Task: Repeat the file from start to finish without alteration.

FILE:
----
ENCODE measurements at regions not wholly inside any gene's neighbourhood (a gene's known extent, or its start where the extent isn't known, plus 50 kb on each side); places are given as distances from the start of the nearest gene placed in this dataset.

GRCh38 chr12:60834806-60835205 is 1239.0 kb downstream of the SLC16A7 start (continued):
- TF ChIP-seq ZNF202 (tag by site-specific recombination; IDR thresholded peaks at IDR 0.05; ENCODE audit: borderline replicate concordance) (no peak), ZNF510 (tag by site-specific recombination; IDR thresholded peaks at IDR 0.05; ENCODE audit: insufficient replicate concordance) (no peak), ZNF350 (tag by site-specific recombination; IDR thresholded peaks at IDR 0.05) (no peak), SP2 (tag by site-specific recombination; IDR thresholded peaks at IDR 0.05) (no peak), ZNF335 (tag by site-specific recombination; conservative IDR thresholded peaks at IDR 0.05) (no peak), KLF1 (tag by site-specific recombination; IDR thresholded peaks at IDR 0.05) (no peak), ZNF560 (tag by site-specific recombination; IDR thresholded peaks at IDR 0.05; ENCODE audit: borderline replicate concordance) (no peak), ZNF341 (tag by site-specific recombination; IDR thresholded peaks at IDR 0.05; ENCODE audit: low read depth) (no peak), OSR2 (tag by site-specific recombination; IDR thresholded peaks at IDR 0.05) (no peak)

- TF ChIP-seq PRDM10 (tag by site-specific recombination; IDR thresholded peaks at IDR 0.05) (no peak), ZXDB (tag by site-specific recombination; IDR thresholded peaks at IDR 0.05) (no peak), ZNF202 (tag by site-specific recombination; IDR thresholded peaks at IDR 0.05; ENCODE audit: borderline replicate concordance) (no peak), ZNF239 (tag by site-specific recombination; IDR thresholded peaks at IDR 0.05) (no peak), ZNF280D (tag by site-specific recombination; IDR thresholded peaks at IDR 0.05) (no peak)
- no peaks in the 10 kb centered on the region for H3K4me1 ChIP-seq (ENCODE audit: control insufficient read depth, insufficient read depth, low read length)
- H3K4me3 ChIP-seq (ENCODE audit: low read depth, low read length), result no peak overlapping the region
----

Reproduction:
ENCODE measurements at regions not wholly inside any gene's neighbourhood (a gene's known extent, or its start where the extent isn't known, plus 50 kb on each side); places are given as distances from the start of the nearest gene placed in this dataset.

GRCh38 chr12:60834806-60835205 is 1239.0 kb downstream of the SLC16A7 start (continued):
- TF ChIP-seq ZNF202 (tag by site-specific recombination; IDR thresholded peaks at IDR 0.05; ENCODE audit: borderline replicate concordance) (no peak), ZNF510 (tag by site-specific recombination; IDR thresholded peaks at IDR 0.05; ENCODE audit: insufficient replicate concordance) (no peak), ZNF350 (tag by site-specific recombination; IDR thresholded peaks at IDR 0.05) (no peak), SP2 (tag by site-specific recombination; IDR thresholded peaks at IDR 0.05) (no peak), ZNF335 (tag by site-specific recombination; conservative IDR thresholded peaks at IDR 0.05) (no peak), KLF1 (tag by site-specific recombination; IDR thresholded peaks at IDR 0.05) (no peak), ZNF560 (tag by site-specific recombination; IDR thresholded peaks at IDR 0.05; ENCODE audit: borderline replicate concordance) (no peak), ZNF341 (tag by site-specific recombination; IDR thresholded peaks at IDR 0.05; ENCODE audit: low read depth) (no peak), OSR2 (tag by site-specific recombination; IDR thresholded peaks at IDR 0.05) (no peak)

- TF ChIP-seq PRDM10 (tag by site-specific recombination; IDR thresholded peaks at IDR 0.05) (no peak), ZXDB (tag by site-specific recombination; IDR thresholded peaks at IDR 0.05) (no peak), ZNF202 (tag by site-specific recombination; IDR thresholded peaks at IDR 0.05; ENCODE audit: borderline replicate concordance) (no peak), ZNF239 (tag by site-specific recombination; IDR thresholded peaks at IDR 0.05) (no peak), ZNF280D (tag by site-specific recombination; IDR thresholded peaks at IDR 0.05) (no peak)
- no peaks in the 10 kb centered on the region for H3K4me1 ChIP-seq (ENCODE audit: control insufficient read depth, insufficient read depth, low read length)
- H3K4me3 ChIP-seq (ENCODE audit: low read depth, low read length), result no peak overlapping the region